In this digital age, there are still some places I won’t bring my beloved digital camera. Whether your client is embarking on a river-rafting adventure or traveling to an unfamiliar city where toting an expensive camera becomes uncomfortable, you can suggest inexpensive and practical alternatives. While the simple point-and-shoot disposable camera is still a top seller, camera makers also offer more creative options. I took five cameras for a test drive to see what developed.
Back to Basics
The Fuji Film Fun Snap (ISO 400) is an inexpensive, no-frills camera that does the trick when photographing outdoors on a sunny day. At night, I found that the combination of film speed and flash was less effective at illuminating the subject than the other disposable cameras.
Retails for about $7.
The Kodak HQ (ISO 800) in the gold box promises maximum versatility and better action shots. Compared to the Fuji Fun Snap, which retails for half the price, both cameras produced identical photos when shooting outdoor, daylight pictures, but the HQ excels when photographing low-light night photos using the flash. As far as capturing action, the 800-speed film decreased the blurry trails produced when shooting a fast-moving subject, but unfortunately not enough to make a real difference.
Retails for about $11.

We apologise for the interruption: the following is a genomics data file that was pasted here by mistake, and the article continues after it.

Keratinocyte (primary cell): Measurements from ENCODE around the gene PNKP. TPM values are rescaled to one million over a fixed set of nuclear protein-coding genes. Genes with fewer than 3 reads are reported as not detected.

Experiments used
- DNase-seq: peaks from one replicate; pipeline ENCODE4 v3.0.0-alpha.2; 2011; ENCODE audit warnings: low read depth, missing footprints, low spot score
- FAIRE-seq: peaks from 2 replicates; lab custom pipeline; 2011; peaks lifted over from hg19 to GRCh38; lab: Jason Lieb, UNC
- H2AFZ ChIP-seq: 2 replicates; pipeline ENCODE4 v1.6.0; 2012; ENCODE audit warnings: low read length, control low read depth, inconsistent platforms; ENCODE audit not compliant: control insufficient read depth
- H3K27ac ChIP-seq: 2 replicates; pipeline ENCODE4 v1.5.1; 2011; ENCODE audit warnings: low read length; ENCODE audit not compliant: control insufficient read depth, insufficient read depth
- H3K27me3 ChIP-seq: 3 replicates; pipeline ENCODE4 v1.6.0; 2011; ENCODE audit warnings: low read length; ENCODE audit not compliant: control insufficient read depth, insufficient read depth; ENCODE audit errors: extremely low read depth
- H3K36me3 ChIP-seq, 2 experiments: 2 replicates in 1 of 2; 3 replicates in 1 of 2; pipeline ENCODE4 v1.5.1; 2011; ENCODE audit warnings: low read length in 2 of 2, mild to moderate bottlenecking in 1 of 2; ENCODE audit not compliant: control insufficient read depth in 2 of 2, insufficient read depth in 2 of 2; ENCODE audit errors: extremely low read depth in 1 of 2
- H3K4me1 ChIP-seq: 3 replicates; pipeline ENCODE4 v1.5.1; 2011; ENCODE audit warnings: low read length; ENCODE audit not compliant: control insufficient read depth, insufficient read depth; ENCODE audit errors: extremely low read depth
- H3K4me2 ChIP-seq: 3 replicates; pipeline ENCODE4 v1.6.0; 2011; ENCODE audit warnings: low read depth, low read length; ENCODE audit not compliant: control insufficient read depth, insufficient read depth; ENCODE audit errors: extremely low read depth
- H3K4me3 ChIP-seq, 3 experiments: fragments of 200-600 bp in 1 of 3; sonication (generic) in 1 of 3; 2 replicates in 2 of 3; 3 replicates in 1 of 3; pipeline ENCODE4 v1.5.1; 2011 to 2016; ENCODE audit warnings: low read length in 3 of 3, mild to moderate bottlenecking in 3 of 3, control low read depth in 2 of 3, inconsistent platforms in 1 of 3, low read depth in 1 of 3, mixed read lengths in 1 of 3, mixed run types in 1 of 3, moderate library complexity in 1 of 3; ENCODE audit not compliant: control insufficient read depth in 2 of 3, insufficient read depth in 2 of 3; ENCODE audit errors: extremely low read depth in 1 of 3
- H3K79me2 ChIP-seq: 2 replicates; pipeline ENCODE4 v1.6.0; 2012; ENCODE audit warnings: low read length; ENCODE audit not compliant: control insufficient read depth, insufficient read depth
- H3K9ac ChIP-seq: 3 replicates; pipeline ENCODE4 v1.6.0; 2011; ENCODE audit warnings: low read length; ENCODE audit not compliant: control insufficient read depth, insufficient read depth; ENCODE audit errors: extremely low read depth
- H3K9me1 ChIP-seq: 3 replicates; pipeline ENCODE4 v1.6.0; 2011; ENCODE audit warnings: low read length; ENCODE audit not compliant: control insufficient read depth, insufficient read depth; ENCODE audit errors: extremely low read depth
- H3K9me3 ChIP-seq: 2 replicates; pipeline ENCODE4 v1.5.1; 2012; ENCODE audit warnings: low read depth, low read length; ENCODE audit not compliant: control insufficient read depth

Glamour From a Bygone Era
The Kodak One-Time-Use Black and White (400 ISO) camera offers the nostalgia of years gone by. I found that the clarity and contrast of the photographs were on par with the other disposable Kodak cameras. And face it — we all look more glamorous in black and white.
Retails for about $9.
The Kodak Zoom (ISO 800) brags that it’s the only disposable camera with a zoom. But the novelty quickly wares off once you realize there is only one increment of magnification. This enhancement is so marginal; it feels like you’re only a couple of steps closer to the subject. While the photos taken without the zoom were sharp and crisp, the photos taken with the zoom were slightly blurred. Overall, I advise keeping the extra four bucks and using your feet to move a little closer.
Retails for about $12.
Water and Electricity Don’t Mix
The Kodak Water and Sport camera is built to be waterproof up to 50 feet and rugged enough to survive a substantial fall. I took this camera along on a snorkeling trip off Maui. The rubber wrist strap is indispensable, and the oversized film-advance knob allows cold, wet fingers to turn it with ease. While the quality of the image is directly related to the depth and clarity of the water, for the most part my pictures came out flat and blue even in shallow water. Still, this gadget is the best option for clients going on an underwater adventure.
Retails for about $13.